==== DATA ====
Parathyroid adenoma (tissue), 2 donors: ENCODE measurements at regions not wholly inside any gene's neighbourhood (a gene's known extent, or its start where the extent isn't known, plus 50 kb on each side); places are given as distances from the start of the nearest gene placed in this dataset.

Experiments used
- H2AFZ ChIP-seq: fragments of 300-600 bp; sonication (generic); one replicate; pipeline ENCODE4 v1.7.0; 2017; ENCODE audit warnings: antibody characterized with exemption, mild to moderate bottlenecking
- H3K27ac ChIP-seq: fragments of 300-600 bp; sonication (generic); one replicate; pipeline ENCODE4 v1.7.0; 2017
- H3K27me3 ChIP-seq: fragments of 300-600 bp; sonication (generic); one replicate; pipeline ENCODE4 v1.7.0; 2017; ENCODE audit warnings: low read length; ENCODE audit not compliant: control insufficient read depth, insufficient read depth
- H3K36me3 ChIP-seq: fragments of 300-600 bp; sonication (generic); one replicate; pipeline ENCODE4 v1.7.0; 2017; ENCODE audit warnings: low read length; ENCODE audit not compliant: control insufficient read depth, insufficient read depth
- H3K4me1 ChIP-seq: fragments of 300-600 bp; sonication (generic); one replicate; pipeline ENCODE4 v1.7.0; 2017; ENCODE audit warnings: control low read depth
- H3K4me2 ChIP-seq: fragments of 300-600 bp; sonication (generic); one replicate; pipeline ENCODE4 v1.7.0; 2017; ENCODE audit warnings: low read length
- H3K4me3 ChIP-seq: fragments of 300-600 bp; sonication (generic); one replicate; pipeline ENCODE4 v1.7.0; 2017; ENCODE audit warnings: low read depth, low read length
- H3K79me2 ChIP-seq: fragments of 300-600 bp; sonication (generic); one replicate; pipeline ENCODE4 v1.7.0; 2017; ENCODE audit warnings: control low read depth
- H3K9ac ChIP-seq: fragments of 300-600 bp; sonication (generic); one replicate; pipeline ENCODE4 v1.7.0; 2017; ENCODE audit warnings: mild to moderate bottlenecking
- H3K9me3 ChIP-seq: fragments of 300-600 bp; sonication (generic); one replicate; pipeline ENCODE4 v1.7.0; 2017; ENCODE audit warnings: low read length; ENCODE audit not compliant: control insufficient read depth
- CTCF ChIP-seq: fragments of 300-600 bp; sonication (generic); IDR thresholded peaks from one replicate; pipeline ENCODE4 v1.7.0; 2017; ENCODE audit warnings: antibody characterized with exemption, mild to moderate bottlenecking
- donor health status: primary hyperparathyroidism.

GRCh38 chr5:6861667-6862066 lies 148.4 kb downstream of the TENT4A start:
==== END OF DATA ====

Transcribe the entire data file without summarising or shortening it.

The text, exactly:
Parathyroid adenoma (tissue), 2 donors: ENCODE measurements at regions not wholly inside any gene's neighbourhood (a gene's known extent, or its start where the extent isn't known, plus 50 kb on each side); places are given as distances from the start of the nearest gene placed in this dataset.

Experiments used
- H2AFZ ChIP-seq: fragments of 300-600 bp; sonication (generic); one replicate; pipeline ENCODE4 v1.7.0; 2017; ENCODE audit warnings: antibody characterized with exemption, mild to moderate bottlenecking
- H3K27ac ChIP-seq: fragments of 300-600 bp; sonication (generic); one replicate; pipeline ENCODE4 v1.7.0; 2017
- H3K27me3 ChIP-seq: fragments of 300-600 bp; sonication (generic); one replicate; pipeline ENCODE4 v1.7.0; 2017; ENCODE audit warnings: low read length; ENCODE audit not compliant: control insufficient read depth, insufficient read depth
- H3K36me3 ChIP-seq: fragments of 300-600 bp; sonication (generic); one replicate; pipeline ENCODE4 v1.7.0; 2017; ENCODE audit warnings: low read length; ENCODE audit not compliant: control insufficient read depth, insufficient read depth
- H3K4me1 ChIP-seq: fragments of 300-600 bp; sonication (generic); one replicate; pipeline ENCODE4 v1.7.0; 2017; ENCODE audit warnings: control low read depth
- H3K4me2 ChIP-seq: fragments of 300-600 bp; sonication (generic); one replicate; pipeline ENCODE4 v1.7.0; 2017; ENCODE audit warnings: low read length
- H3K4me3 ChIP-seq: fragments of 300-600 bp; sonication (generic); one replicate; pipeline ENCODE4 v1.7.0; 2017; ENCODE audit warnings: low read depth, low read length
- H3K79me2 ChIP-seq: fragments of 300-600 bp; sonication (generic); one replicate; pipeline ENCODE4 v1.7.0; 2017; ENCODE audit warnings: control low read depth
- H3K9ac ChIP-seq: fragments of 300-600 bp; sonication (generic); one replicate; pipeline ENCODE4 v1.7.0; 2017; ENCODE audit warnings: mild to moderate bottlenecking
- H3K9me3 ChIP-seq: fragments of 300-600 bp; sonication (generic); one replicate; pipeline ENCODE4 v1.7.0; 2017; ENCODE audit warnings: low read length; ENCODE audit not compliant: control insufficient read depth
- CTCF ChIP-seq: fragments of 300-600 bp; sonication (generic); IDR thresholded peaks from one replicate; pipeline ENCODE4 v1.7.0; 2017; ENCODE audit warnings: antibody characterized with exemption, mild to moderate bottlenecking
- donor health status: primary hyperparathyroidism.

GRCh38 chr5:6861667-6862066 lies 148.4 kb downstream of the TENT4A start: